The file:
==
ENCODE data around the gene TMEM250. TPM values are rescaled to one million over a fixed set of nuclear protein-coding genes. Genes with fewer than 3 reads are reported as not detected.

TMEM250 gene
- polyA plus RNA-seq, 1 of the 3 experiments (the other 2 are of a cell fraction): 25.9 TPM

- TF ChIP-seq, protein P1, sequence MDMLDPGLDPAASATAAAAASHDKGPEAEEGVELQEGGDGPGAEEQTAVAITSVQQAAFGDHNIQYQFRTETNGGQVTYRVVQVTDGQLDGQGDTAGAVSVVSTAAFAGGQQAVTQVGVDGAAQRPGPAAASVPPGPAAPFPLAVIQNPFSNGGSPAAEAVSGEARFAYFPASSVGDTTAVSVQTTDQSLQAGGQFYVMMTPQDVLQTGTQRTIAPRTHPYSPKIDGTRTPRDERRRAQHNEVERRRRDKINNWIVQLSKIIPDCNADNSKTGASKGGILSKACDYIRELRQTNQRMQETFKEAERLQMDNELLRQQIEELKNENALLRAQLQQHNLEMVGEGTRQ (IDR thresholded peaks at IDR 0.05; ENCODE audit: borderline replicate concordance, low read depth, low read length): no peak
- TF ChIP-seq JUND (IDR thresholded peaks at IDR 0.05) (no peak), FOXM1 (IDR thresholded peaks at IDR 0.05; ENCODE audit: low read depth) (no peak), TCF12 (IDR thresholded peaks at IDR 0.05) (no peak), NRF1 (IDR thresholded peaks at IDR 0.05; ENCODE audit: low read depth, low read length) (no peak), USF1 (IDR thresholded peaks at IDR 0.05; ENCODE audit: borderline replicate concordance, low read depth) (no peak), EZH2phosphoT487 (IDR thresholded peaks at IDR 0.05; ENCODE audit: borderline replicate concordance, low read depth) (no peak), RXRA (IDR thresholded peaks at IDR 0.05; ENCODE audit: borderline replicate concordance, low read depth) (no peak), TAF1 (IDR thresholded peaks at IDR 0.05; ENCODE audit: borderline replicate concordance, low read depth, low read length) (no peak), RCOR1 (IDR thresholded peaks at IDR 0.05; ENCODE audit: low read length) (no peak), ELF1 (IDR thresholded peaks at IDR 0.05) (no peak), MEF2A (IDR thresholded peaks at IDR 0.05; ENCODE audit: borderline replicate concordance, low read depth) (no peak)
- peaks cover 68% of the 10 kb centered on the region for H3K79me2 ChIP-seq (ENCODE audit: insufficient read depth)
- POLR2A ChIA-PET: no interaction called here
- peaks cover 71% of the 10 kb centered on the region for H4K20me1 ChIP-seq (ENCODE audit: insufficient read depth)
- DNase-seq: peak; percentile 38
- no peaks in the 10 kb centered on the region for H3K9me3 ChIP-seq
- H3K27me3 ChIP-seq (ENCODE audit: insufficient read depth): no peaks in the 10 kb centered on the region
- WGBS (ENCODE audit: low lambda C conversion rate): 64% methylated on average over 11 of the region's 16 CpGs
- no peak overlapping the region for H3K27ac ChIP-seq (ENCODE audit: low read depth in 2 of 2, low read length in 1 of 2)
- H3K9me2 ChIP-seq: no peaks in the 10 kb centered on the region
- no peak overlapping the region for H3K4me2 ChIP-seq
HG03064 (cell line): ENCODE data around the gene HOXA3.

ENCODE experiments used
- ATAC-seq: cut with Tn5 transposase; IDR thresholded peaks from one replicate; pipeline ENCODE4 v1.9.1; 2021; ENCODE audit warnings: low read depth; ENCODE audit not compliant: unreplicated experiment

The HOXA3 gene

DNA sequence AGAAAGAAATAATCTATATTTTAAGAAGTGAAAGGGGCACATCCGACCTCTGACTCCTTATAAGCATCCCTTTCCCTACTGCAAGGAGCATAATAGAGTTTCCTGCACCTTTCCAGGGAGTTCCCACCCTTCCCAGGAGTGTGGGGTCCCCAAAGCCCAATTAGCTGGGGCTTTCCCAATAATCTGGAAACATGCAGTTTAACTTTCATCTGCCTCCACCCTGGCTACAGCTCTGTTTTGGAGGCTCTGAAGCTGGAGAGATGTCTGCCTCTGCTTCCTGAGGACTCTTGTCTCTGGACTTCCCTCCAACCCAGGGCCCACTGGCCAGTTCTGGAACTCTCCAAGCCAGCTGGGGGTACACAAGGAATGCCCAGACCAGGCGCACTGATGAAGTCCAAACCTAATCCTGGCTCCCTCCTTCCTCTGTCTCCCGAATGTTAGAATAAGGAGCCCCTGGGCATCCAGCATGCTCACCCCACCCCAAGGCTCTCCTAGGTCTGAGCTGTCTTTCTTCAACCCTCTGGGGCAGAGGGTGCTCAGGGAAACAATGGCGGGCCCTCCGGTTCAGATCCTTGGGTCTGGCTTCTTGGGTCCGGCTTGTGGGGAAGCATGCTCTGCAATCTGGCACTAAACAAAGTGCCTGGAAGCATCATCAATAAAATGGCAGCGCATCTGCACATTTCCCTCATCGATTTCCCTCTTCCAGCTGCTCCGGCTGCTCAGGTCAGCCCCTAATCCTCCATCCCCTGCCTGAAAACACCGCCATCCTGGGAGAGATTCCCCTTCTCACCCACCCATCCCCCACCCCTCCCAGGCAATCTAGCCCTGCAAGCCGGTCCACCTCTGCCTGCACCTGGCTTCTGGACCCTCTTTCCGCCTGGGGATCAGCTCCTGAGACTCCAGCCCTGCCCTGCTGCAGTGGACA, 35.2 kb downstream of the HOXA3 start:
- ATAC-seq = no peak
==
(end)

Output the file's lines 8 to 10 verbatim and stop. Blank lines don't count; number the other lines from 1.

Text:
- peaks cover 71% of the 10 kb centered on the region for H4K20me1 ChIP-seq (ENCODE audit: insufficient read depth)
- DNase-seq: peak; percentile 38
- no peaks in the 10 kb centered on the region for H3K9me3 ChIP-seq